Sitting in the press-box it seemed to Keith Lodge, the reporter from the Barnsley Chronicle, that things were running an inevitable course. ‘Only Liverpool were playing now, and the pressure was getting unbearable. But whatever they did, Lars’ hands, feet and whatever body parts were in the way. When he saved again in the middle of the second half, I was suddenly quite certain: they’re not going to score. Because we all know those games. One team keeps on storming, while the other team has only one chance at goal and wins.’
On the pitch, Lars had the same sense. He stood in the eye of the storm and started to feel good. When he fetched a ball from behind the goal-line, he walked deliberately along behind the goal, right past the Liverpool fans. ‘Let one in, you fucking bastard!’ they shouted. Lars smiled at them.
The way I played with the fans was pretty coarse and provocative. I should never have allowed myself to be distracted like that. But I’d saved so many shots that I felt unbeatable. ‘Come on! Come on!’ I said to myself as Liverpool’s attacks rolled on. And all of a sudden, although nothing particular had happened, my feelings completely changed ten minutes before the end of the game. We can’t possibly be winning here, Barnsley in Liverpool, I thought all of a sudden. Surely something stupid’s going to happen to us. For heaven’s sake, just be sure you’re not the one who fucks up. Then I calmed myself down with the thought: a 1-1 draw would still be a good result. Don’t worry about letting a goal in, Lars, you’re allowed one mistake.
. . . The fans were still urging Liverpool ever onwards. In many stadiums the crowd derives some satisfaction from getting on their own team’s backs when things are going wrong. In Liverpool, they saved that option for the final whistle; over 30,000 people were still trying to roar the ball into the net. Midfielder Danny Murphy came on for defender Stig Björnebye, because why did Liverpool need any defenders? Murphy immediately fired off a lightning shot, 25 yards from the goal. When Lars went to catch the ball, the weight of the shot sprained his wrist. The pain would stay with him for weeks. But at least he had the ball. Barnsley defender Arjan de Zeeuw turned to his goalkeeper and clenched his fist. Lars understood. It meant: give everything you can.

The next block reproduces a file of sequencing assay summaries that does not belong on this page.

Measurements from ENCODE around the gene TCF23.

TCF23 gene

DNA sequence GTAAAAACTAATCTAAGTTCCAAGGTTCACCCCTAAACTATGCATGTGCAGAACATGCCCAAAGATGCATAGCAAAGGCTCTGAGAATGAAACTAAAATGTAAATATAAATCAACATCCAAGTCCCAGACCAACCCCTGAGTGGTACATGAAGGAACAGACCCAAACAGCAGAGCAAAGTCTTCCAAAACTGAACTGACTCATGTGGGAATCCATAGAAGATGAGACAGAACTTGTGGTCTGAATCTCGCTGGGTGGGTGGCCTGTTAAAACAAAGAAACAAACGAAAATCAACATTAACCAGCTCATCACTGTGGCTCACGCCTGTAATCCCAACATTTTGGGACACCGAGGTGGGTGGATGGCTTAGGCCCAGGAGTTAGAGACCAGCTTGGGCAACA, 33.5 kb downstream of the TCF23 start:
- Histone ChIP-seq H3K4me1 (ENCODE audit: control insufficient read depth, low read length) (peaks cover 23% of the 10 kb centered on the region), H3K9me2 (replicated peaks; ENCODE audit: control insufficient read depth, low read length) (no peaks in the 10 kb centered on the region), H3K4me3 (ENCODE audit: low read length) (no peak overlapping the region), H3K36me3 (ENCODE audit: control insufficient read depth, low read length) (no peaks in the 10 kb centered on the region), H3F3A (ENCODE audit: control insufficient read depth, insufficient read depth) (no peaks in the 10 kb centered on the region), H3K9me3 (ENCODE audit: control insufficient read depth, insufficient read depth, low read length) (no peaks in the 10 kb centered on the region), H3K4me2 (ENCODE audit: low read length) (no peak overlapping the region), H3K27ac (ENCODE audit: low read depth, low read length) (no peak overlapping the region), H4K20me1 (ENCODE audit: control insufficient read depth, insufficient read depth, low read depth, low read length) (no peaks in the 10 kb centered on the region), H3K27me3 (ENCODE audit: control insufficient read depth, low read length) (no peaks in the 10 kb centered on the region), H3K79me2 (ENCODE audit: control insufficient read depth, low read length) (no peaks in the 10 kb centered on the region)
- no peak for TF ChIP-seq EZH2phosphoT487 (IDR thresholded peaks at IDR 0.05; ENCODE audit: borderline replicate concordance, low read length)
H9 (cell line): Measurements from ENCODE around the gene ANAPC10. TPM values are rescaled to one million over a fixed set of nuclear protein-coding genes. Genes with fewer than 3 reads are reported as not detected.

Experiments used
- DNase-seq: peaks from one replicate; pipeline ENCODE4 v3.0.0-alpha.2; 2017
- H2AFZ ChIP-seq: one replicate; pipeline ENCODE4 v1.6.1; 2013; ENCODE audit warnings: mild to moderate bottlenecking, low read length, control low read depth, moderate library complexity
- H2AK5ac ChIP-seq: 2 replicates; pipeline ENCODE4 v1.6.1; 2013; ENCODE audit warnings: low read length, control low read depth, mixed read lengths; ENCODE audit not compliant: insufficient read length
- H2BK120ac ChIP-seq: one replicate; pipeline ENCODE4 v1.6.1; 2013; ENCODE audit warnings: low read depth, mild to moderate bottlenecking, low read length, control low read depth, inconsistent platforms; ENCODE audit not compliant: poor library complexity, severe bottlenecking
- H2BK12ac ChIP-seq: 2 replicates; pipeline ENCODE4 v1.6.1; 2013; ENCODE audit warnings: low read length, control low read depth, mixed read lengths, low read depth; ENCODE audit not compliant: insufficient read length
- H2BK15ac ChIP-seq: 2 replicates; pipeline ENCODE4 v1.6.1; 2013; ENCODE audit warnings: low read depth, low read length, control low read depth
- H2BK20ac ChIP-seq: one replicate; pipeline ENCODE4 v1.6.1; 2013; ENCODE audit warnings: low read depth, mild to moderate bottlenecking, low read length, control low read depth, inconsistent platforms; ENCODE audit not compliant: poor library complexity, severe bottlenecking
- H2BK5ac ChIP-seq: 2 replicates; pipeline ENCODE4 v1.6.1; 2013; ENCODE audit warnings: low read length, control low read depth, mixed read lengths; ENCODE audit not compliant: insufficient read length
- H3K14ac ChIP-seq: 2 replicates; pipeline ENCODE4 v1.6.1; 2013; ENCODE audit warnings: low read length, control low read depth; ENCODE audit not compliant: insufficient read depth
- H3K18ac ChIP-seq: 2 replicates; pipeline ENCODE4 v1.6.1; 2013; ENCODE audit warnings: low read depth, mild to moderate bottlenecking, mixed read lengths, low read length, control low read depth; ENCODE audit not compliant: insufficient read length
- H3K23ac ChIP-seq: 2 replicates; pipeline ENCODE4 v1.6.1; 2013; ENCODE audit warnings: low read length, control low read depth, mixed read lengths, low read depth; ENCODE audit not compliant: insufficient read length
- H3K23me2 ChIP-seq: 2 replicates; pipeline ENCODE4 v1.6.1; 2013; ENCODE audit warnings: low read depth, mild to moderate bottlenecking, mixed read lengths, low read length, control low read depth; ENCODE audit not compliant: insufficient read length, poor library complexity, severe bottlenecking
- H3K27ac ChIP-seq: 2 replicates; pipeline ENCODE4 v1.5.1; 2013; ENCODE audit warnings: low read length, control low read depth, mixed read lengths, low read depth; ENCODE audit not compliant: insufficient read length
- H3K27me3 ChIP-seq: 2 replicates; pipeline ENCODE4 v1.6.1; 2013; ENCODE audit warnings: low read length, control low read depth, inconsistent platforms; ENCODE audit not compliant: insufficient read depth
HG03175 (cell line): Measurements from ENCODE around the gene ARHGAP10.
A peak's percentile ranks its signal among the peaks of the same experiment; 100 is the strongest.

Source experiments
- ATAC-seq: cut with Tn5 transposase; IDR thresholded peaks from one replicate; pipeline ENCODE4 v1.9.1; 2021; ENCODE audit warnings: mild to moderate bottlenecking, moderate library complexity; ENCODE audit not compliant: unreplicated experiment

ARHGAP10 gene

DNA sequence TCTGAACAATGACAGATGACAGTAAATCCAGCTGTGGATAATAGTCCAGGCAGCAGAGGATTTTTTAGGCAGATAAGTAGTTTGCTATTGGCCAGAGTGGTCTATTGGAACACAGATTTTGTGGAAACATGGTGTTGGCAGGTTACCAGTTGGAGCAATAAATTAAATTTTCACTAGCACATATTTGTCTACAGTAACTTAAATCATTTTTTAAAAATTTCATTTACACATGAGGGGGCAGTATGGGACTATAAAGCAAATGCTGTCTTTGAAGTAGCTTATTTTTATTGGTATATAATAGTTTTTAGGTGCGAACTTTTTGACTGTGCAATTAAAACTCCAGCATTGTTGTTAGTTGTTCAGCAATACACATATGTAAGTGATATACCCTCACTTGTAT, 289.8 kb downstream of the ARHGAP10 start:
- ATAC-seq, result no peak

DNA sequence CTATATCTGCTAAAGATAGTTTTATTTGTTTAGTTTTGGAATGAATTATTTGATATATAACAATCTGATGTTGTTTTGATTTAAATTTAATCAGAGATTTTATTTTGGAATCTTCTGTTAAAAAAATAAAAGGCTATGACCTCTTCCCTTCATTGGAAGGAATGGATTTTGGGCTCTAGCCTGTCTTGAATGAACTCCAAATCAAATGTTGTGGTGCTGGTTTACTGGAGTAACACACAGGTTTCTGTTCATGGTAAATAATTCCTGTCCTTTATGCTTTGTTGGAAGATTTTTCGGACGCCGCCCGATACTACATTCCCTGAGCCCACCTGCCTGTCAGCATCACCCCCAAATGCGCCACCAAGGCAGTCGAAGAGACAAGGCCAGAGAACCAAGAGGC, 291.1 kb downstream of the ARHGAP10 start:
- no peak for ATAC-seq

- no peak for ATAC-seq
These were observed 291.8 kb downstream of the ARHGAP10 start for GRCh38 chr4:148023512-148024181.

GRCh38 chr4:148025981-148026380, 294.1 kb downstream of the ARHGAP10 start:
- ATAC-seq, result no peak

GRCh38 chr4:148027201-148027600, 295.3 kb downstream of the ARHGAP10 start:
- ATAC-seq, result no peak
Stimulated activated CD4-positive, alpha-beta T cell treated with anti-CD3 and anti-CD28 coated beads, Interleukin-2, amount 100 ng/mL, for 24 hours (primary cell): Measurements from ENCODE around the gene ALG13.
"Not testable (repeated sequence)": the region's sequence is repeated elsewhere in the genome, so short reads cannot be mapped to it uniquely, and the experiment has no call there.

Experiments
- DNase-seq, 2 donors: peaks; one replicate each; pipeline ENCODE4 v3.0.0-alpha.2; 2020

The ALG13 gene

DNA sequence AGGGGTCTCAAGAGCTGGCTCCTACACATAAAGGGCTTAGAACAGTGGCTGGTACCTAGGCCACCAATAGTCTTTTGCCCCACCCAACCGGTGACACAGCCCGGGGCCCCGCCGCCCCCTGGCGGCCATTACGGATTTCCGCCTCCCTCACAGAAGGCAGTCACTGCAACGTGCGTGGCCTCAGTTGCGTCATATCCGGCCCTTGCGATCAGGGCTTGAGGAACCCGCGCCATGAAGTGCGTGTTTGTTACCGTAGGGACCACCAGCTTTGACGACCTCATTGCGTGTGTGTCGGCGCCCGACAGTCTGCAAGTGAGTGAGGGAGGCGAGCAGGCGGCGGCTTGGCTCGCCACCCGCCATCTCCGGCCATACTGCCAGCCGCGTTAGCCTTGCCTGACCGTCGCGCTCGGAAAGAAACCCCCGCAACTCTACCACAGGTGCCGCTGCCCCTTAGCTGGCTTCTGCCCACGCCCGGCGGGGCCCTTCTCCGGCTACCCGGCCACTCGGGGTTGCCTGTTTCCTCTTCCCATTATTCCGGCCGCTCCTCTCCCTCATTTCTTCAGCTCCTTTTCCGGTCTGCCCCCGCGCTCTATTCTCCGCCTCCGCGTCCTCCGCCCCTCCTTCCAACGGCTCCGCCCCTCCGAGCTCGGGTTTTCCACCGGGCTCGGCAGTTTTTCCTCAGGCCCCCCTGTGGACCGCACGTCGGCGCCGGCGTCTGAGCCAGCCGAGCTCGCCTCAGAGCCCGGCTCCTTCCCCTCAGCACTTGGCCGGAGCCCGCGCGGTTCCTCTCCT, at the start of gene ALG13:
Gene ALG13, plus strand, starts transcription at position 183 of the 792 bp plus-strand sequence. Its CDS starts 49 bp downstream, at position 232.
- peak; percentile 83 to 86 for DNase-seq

Lars sent another goal-kick deep into the Liverpool half. . . . It was over. Barnsley had won in Liverpool, 1-0 at Anfield. . . . Lars grabbed defender Nicky Eaden in front of the supporters’ end, but Eaden pushed the German away. He was too exhausted to celebrate.
I wanted to do the works – parties, fiestas, a carnival in Liverpool. But the other players crept back to the dressing-room, heads hanging. They were that wiped out. The only one who came up to me was a steward. ‘Calm down,’ he said, ‘or you’ll drive the Barnsley fans completely wild.’ So I went to the dressing-room as well. There were only dead men sitting there. I went up to each of them. ‘Hey, hey, we won at Anfield!’ but they only groaned, ‘Leave me alone.’ That was the difference: as a goalkeeper you’re mentally exhausted but physically fresh; the other players were physically finished. Being the prince of the carnival all on your own isn’t a lot of fun, so I sat down on the bench beside them, rested my head in my hands and tried to enjoy my delight in peace. But quite honestly that isn’t my thing. I wanted to explode with joy. When we were on our way out of the stadium, some Liverpool fans smashed our windscreen with a brick, and I wanted to get out of the bus and chase after them. ‘You’ll stay right here!’ said the manager. I was completely wound up.